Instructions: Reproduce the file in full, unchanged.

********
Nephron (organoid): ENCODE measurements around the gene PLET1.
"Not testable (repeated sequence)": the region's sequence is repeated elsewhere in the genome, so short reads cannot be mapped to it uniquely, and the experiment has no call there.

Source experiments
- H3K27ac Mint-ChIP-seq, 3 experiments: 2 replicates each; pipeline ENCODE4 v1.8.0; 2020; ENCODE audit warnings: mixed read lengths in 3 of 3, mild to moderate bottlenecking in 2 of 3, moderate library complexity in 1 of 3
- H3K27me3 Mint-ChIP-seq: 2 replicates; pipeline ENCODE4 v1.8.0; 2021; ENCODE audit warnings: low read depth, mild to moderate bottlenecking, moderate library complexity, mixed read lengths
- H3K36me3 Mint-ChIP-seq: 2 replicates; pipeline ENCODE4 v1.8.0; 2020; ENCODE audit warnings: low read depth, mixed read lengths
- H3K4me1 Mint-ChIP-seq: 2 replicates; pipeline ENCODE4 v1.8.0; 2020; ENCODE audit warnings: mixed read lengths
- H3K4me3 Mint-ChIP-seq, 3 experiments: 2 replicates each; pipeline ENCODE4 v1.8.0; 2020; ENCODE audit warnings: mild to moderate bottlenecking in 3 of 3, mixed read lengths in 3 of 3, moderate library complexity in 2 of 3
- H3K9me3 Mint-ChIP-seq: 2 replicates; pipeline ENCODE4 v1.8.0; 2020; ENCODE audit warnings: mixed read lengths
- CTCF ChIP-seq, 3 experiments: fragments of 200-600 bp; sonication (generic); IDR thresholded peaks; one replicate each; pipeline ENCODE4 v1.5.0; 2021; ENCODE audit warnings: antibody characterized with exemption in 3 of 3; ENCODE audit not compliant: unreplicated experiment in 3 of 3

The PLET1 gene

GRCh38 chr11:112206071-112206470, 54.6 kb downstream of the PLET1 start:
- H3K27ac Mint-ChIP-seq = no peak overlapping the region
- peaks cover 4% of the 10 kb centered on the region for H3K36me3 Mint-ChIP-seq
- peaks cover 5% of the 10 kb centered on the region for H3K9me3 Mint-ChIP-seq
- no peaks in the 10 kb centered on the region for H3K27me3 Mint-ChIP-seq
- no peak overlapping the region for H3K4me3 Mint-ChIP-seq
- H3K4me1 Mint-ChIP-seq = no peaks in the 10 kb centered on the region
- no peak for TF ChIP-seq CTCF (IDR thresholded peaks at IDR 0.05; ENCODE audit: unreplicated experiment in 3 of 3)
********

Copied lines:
Nephron (organoid): ENCODE measurements around the gene PLET1.
"Not testable (repeated sequence)": the region's sequence is repeated elsewhere in the genome, so short reads cannot be mapped to it uniquely, and the experiment has no call there.

Source experiments
- H3K27ac Mint-ChIP-seq, 3 experiments: 2 replicates each; pipeline ENCODE4 v1.8.0; 2020; ENCODE audit warnings: mixed read lengths in 3 of 3, mild to moderate bottlenecking in 2 of 3, moderate library complexity in 1 of 3
- H3K27me3 Mint-ChIP-seq: 2 replicates; pipeline ENCODE4 v1.8.0; 2021; ENCODE audit warnings: low read depth, mild to moderate bottlenecking, moderate library complexity, mixed read lengths
- H3K36me3 Mint-ChIP-seq: 2 replicates; pipeline ENCODE4 v1.8.0; 2020; ENCODE audit warnings: low read depth, mixed read lengths
- H3K4me1 Mint-ChIP-seq: 2 replicates; pipeline ENCODE4 v1.8.0; 2020; ENCODE audit warnings: mixed read lengths
- H3K4me3 Mint-ChIP-seq, 3 experiments: 2 replicates each; pipeline ENCODE4 v1.8.0; 2020; ENCODE audit warnings: mild to moderate bottlenecking in 3 of 3, mixed read lengths in 3 of 3, moderate library complexity in 2 of 3
- H3K9me3 Mint-ChIP-seq: 2 replicates; pipeline ENCODE4 v1.8.0; 2020; ENCODE audit warnings: mixed read lengths
- CTCF ChIP-seq, 3 experiments: fragments of 200-600 bp; sonication (generic); IDR thresholded peaks; one replicate each; pipeline ENCODE4 v1.5.0; 2021; ENCODE audit warnings: antibody characterized with exemption in 3 of 3; ENCODE audit not compliant: unreplicated experiment in 3 of 3

The PLET1 gene

GRCh38 chr11:112206071-112206470, 54.6 kb downstream of the PLET1 start:
- H3K27ac Mint-ChIP-seq = no peak overlapping the region
- peaks cover 4% of the 10 kb centered on the region for H3K36me3 Mint-ChIP-seq
- peaks cover 5% of the 10 kb centered on the region for H3K9me3 Mint-ChIP-seq
- no peaks in the 10 kb centered on the region for H3K27me3 Mint-ChIP-seq
- no peak overlapping the region for H3K4me3 Mint-ChIP-seq
- H3K4me1 Mint-ChIP-seq = no peaks in the 10 kb centered on the region
- no peak for TF ChIP-seq CTCF (IDR thresholded peaks at IDR 0.05; ENCODE audit: unreplicated experiment in 3 of 3)